Friday, August 31, 2012

The Yomiuri Shimbun Goes On The Prowl

The text has not yet received the attention it deserves, but the Yomiuri Shimbun's August 29 editorial "The Kono Statement: It is natural to revise this 'historical stain'" (Kono danwa: "Fu no isan" no minaoshi wa tozen da) marks a turning point in Japan's political history (Link -J). It is stunning not just for its despicable and stupid call for a revision of the 1993 Kono Statement on the sex slaves of the Japan Imperial Forces comfort stations* but for its desperate batting of eyelashes at Hashimoto Toru ("Stop tweeting for a second and come and sit down next to me...") now that the Yomiuri's long time steady, the Liberal Democratic Party, has hopelessly soiled itself.

Like all floozies, the editors at the Yomiuri have a sharp and seemingly prescient sense of When It Is Time To Move On.

As for the call for a revision or indeed repudiation of the Kono Statement -- a dormant volcano brought violently to life on Monday by People's Life First Party member Toyama Itsuki in his questions put to the Cabinet in the House of Councillors Budget Committee session -- it is based upon the most idiotic of premises imaginable: that the Statement is false because the Government of Japan, in its 1991-93 investigation of the claims of the sex slaves, could not find any documentary evidence linking the coercive or duplicitous recruitment of the sex slaves and actions taken by government officials, be they civilian or military.

How stupid is this?

This stupid:
"Mr. Capone. You have been accused of being the head of Chicago's crime syndicates. What do your own investigations into these matters find?"

"Well, let me see here. Uh, here's my card. Nope, nope. It says here that my occupation is 'secondhand furniture dealer.' It don't say nothin' about no crime syndicates."

"Well, there you have it folks -- another ugly accusation proven untrue. Mr. Capone, our apologies for having troubled you."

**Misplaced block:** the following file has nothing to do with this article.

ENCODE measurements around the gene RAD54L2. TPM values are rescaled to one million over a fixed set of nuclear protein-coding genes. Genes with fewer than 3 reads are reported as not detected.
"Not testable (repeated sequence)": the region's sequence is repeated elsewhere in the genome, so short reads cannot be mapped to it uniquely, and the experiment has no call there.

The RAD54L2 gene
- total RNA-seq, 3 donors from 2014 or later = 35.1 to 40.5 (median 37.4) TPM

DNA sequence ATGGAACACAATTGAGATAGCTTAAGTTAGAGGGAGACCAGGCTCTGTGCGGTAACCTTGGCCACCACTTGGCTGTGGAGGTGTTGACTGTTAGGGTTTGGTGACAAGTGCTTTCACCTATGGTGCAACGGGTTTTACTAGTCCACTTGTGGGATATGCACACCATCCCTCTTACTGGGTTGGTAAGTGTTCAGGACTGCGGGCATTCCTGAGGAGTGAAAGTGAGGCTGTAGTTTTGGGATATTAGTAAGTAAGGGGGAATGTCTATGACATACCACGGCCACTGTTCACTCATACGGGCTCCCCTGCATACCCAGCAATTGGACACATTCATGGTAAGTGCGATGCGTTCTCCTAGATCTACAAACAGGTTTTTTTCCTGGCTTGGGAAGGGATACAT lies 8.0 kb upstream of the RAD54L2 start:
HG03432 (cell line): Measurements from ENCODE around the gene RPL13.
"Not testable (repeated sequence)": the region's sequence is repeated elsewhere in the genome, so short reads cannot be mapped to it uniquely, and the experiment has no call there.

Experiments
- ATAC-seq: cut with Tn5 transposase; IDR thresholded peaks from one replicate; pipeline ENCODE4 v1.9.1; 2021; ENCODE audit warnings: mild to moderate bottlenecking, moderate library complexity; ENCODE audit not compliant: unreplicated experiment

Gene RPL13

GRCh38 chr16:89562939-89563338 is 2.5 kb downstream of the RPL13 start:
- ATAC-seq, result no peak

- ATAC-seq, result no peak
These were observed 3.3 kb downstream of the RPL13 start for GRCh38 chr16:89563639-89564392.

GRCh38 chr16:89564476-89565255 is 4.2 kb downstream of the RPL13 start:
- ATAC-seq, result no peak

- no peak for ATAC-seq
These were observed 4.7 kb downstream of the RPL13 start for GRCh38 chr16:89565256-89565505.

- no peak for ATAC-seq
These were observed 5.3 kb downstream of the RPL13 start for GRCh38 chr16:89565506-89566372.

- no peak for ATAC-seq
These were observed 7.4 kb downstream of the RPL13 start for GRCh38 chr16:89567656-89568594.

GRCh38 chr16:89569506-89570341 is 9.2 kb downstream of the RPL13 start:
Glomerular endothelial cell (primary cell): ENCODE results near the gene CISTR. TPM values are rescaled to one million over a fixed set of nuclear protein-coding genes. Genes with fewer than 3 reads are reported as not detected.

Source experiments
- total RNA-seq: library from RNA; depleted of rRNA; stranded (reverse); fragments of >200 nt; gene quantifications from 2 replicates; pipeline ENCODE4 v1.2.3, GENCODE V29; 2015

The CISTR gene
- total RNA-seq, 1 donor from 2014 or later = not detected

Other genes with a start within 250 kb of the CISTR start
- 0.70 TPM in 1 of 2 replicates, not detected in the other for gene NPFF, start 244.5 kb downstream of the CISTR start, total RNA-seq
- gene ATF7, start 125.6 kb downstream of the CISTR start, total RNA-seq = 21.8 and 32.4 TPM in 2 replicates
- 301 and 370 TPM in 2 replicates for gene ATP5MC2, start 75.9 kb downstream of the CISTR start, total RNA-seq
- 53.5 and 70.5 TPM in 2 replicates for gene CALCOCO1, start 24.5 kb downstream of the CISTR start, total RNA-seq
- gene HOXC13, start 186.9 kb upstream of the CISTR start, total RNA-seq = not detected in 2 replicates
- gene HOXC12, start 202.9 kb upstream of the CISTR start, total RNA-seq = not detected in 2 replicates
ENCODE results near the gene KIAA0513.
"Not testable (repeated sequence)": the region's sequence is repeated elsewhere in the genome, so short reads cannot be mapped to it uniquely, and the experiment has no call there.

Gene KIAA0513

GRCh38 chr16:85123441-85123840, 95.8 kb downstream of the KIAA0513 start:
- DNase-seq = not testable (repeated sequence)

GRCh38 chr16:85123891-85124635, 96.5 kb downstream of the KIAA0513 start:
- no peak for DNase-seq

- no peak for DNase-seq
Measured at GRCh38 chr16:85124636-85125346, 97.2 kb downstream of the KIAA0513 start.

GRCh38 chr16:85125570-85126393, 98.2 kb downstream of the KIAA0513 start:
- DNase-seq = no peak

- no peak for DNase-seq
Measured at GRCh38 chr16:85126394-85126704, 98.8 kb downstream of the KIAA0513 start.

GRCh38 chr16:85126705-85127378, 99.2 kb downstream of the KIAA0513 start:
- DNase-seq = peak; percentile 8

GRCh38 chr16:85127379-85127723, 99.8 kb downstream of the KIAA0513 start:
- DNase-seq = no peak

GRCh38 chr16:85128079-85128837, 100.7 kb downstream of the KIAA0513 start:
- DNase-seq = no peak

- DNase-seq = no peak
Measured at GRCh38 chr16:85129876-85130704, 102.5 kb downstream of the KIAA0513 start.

As if a single entity could be entrusted to play the roles of defendant, prosecutor and judge all at the same time.

As for the appeal to Hashimoto, it is no mere love call in the middle of the night. It a suitcase-in-each-hand-appearing-at-the-front-door-at-6 a.m. request of "May I come in?"

The Yomiuri has produced its own translation of the editorial ( Link - E). Unfortunately, the translators have taken so many liberties that the result sounds even more callous and mendacious than the original.

Someone will have to produce a better translation, possibly me. If I do it, I post will my draft and have expert commentators offer their suggestions.

For those who want to see the video of the Toyama questions and the answers of Foreign Minister Gemba Ko'ichiro, Chief Cabinet Secretarty Fujimura Osamu, National Safety Commision Chair Matsubara Jin and Prime Minister Noda Yoshihiko, the House of Councillors video library website is:

Go to the calendar and click on August 27. When the list of committee meetings appears, click on the tiny icon of a human face on the far right on the line for the budget committee (予算委員会). This will open a drop-down list of the questioners and their question session. Click on Toyama Itsuki (外山斎). The playback will begin moments later, in a separate, small window.

* The term "comfort women" has always been a misnomer, as comfort station procurers took boys as well as women from the internment camps in Indonesia.


Anonymous said...

Can you translate this page to English?

Anonymous said...


MTC said...

Anonymous -

Please send all requests for information or services to

Orandajin said...

A little off-topic, but there's still anti-Japanese sentiments in The Netherlands because of this. Thank god that generation is almost completely gone now.

The hypocrisy in this sentiment is quite striking to me. Indonesia was a Dutch COLONY, and the list of atrocious acts towards the native people by the Dutch is at least just as long as the crimes committed by the Japanese in WWII.

It was war for fudge sake. This never really brings the best out of people in general.

Anonymous said...

THE COMFORT WOMEN: Sexual Violence and Postcolonial Memory in Korea and Japan, by C. Sarah Soh. Chicago: University of Chicago Press, 2009, 384 pp